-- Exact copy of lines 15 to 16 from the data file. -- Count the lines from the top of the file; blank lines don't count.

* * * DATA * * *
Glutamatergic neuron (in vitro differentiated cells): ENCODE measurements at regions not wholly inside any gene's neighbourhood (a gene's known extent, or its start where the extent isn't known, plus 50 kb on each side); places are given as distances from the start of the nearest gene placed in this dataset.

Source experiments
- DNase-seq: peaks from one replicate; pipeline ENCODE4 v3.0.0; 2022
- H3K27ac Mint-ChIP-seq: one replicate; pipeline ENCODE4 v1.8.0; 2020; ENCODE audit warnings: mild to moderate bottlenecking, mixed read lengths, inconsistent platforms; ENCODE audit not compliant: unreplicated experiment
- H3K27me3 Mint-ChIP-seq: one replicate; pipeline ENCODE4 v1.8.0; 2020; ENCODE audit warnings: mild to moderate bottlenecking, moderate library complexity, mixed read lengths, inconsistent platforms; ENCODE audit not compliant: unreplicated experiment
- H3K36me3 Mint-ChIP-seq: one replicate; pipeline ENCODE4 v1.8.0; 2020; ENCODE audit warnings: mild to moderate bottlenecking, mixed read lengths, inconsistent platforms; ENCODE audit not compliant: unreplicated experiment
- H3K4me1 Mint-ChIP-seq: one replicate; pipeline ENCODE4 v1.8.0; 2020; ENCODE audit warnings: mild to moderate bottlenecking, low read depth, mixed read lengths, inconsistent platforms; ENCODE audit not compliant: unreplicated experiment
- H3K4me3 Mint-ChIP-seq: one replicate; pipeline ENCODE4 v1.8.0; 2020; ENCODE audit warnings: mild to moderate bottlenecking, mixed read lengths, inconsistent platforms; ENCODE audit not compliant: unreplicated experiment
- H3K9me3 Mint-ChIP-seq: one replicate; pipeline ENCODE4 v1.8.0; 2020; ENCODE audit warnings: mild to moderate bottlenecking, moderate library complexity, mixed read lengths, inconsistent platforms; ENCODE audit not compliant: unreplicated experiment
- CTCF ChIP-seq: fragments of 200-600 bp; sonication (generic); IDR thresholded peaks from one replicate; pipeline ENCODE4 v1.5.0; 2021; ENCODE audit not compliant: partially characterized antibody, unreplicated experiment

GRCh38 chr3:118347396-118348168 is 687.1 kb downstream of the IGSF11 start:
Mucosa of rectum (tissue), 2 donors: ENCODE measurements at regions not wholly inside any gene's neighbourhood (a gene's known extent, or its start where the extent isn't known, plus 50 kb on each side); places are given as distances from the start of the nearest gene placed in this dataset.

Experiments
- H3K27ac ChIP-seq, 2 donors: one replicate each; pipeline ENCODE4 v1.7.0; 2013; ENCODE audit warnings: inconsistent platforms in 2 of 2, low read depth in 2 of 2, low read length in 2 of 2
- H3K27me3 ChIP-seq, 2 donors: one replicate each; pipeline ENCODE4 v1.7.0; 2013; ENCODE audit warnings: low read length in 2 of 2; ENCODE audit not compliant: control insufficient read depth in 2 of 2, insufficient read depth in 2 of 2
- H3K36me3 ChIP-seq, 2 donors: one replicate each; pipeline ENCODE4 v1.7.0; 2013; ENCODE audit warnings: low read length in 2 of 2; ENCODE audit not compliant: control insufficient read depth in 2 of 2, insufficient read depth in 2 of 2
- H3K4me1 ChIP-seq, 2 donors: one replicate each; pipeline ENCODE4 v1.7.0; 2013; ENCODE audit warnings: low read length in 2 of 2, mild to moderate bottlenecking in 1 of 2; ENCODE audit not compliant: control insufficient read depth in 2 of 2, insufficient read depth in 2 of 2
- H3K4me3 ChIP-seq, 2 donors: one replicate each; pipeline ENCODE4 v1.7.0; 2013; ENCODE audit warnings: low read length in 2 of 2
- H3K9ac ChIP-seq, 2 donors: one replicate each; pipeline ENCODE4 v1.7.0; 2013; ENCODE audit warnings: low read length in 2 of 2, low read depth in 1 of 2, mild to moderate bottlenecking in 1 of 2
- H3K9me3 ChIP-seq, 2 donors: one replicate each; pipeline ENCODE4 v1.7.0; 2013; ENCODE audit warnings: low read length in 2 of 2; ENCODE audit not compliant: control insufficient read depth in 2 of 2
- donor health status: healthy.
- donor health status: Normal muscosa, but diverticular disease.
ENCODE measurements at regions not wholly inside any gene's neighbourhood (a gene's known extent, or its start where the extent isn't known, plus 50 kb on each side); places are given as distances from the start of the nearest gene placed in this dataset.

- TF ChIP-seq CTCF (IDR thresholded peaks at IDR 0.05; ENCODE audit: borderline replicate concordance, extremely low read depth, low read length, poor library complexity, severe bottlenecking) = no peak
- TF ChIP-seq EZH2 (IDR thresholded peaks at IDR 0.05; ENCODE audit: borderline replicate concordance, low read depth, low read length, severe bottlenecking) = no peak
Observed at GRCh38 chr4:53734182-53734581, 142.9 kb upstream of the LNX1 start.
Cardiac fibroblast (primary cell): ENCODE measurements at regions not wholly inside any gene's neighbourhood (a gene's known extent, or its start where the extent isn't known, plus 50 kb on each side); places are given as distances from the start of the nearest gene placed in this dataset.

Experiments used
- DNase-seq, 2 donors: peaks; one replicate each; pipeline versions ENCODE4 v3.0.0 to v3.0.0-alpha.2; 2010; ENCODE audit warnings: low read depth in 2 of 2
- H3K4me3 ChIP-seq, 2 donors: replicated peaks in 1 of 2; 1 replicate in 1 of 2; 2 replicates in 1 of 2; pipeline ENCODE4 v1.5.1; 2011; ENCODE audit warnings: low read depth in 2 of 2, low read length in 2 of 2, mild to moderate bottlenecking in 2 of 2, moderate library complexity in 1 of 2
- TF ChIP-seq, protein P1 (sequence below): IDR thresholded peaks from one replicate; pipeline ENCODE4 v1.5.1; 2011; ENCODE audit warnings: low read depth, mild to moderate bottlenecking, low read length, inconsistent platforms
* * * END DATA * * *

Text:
- H3K27me3 ChIP-seq, 2 donors: one replicate each; pipeline ENCODE4 v1.7.0; 2013; ENCODE audit warnings: low read length in 2 of 2; ENCODE audit not compliant: control insufficient read depth in 2 of 2, insufficient read depth in 2 of 2
- H3K36me3 ChIP-seq, 2 donors: one replicate each; pipeline ENCODE4 v1.7.0; 2013; ENCODE audit warnings: low read length in 2 of 2; ENCODE audit not compliant: control insufficient read depth in 2 of 2, insufficient read depth in 2 of 2